Academic journal article ETC.: A Review of General Semantics

Aging and Time-Binding in the Twenty-First Century

Academic journal article ETC.: A Review of General Semantics

Aging and Time-Binding in the Twenty-First Century

Article excerpt

THE CONCEPT of "time" has a wide range of meanings and is applied to highly diverse settings. For example, prisoners serve time, musicians mark time, idlers pass time, referees call time, historians record time, and score keepers keep time (Greenberg, 1990). The Scriptures maintain that "to everything there is a season - a time to be born, and a time to die, a time to kill and a time to heal, a time to love and a time to hate ... "(Ecclesiastes, 3). Thus, time is assigned to a specific task or a predetermined event in accordance with a specific purpose. This article will explore different ideas related to how seniors can improve the way they spend time and maximize their positive impact on the next generation -- in other words, how seniors can become better time-binders.

An Aging Society -- Socio-Demographic Trends and Time-Binding Opportunities

The general semantics formulation, time-binding, concerns our human ability to use language and other symbols to store and pass on knowledge, so that each new generation can benefit from earlier discoveries and start from where the previous generation left off. The concept of time-binding has assumed special significance in view of the unprecedented expansion of the aging population. Demographic forecasts predict that the aging population will continue to increase significantly in the twenty-first century. America is steadily growing older as more people are living longer and more are celebrating their centenarian birthdays. It is predicted that by 2030, one out of every five persons (20%) will be over 60 years old (Hooyman and Kiyak, 1996). Moreover, as the 75 million "baby boomers" who were born between 1946 and 1964 "come of age," the number of older persons will significantly increase into what has been described as an "age wave" and a "gerontocracy."

Another significant demographic trend is the increase of multi-generational families, which may include four- and five-generation families. This growing phenomenon is a consequence of extended longevity, in addition to higher divorce rates and remarriages, since the longer the members of a particular generation live on, the more likely it is that they will be living among subsequent generations. Consequently, opportunities for time-binding will multiply as younger and older generations engage in time-sharing.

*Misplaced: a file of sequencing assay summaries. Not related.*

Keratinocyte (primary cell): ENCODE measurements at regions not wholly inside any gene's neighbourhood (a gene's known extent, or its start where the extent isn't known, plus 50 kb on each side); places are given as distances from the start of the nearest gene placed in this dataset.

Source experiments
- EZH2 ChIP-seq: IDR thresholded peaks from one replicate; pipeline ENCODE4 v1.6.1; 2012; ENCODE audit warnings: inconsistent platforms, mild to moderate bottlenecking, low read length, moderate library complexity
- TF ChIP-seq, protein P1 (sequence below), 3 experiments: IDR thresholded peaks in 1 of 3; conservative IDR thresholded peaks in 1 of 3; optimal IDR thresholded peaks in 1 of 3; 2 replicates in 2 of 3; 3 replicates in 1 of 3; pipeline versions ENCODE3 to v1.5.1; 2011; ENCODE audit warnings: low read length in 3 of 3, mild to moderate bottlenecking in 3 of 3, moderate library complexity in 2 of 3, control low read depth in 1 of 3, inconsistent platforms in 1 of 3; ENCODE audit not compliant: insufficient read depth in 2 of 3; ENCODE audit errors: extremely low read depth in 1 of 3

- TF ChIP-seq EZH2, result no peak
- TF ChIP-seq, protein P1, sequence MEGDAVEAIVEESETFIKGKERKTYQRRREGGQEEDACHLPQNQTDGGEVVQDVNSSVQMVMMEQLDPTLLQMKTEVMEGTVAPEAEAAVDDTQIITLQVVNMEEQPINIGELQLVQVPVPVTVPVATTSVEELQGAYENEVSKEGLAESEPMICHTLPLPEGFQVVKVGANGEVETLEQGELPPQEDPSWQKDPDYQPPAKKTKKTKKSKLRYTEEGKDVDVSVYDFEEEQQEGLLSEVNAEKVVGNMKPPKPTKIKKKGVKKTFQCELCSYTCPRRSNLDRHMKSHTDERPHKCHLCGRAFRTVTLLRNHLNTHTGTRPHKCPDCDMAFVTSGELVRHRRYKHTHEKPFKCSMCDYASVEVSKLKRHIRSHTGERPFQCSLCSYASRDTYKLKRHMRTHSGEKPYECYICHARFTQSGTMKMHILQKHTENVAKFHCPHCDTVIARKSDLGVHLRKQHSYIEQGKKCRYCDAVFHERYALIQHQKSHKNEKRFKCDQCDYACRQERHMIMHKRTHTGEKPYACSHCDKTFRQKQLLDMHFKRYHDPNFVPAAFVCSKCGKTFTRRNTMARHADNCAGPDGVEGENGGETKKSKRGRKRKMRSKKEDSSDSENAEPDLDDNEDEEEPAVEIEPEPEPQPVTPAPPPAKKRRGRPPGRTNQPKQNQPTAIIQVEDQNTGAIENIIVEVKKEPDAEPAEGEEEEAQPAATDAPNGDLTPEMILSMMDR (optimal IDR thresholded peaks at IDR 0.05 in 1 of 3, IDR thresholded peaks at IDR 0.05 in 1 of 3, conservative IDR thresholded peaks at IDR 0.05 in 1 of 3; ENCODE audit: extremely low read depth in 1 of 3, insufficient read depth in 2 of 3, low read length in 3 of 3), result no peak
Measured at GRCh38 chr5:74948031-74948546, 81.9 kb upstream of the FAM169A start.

In our post-industrial (or post-modern) society research no longer focuses exclusively on the pathology associated with aging, nor exclusively on what is possible despite aging. It also investigates what is possible because of aging, given the potential and opportunity for creativity during the advanced years. There is no denial of the "problems" that occur in later life. However, research is focusing more on the possibilities, the strengths, and the opportunities of inter-generational sharing.

Longevity has heralded a new era of shared opportunities for intergenerational time-binding. Older volunteers are engaged as readers and storytellers in elementary schools, as career counselors and tutors in high schools, and as associates in colleges. Older and younger volunteers share hours of community service in local neighborhoods as well as in health facilities. Children are teaching English to their newly arrived ethnic grandparents and they provide instruction in computer science to their parents. Grandparents are increasingly assuming responsibility for childcare in working families as well as in homes of divorced parents. The proverbial "empty nest" is intermittently filled with adult children returning to live with aging parents or grandparents. These time-sharing experiences provide transmission of inter-generational values and culture that extend beyond the lifetime of individual family members.

Cultural Attitudes Toward Aging

In various traditional societies such as Asian and Biblical cultures, older persons tend to be regarded with reverence, and are often respected as "visionaries" and "persons of wisdom" in the transmission of culture from generation to generation. …

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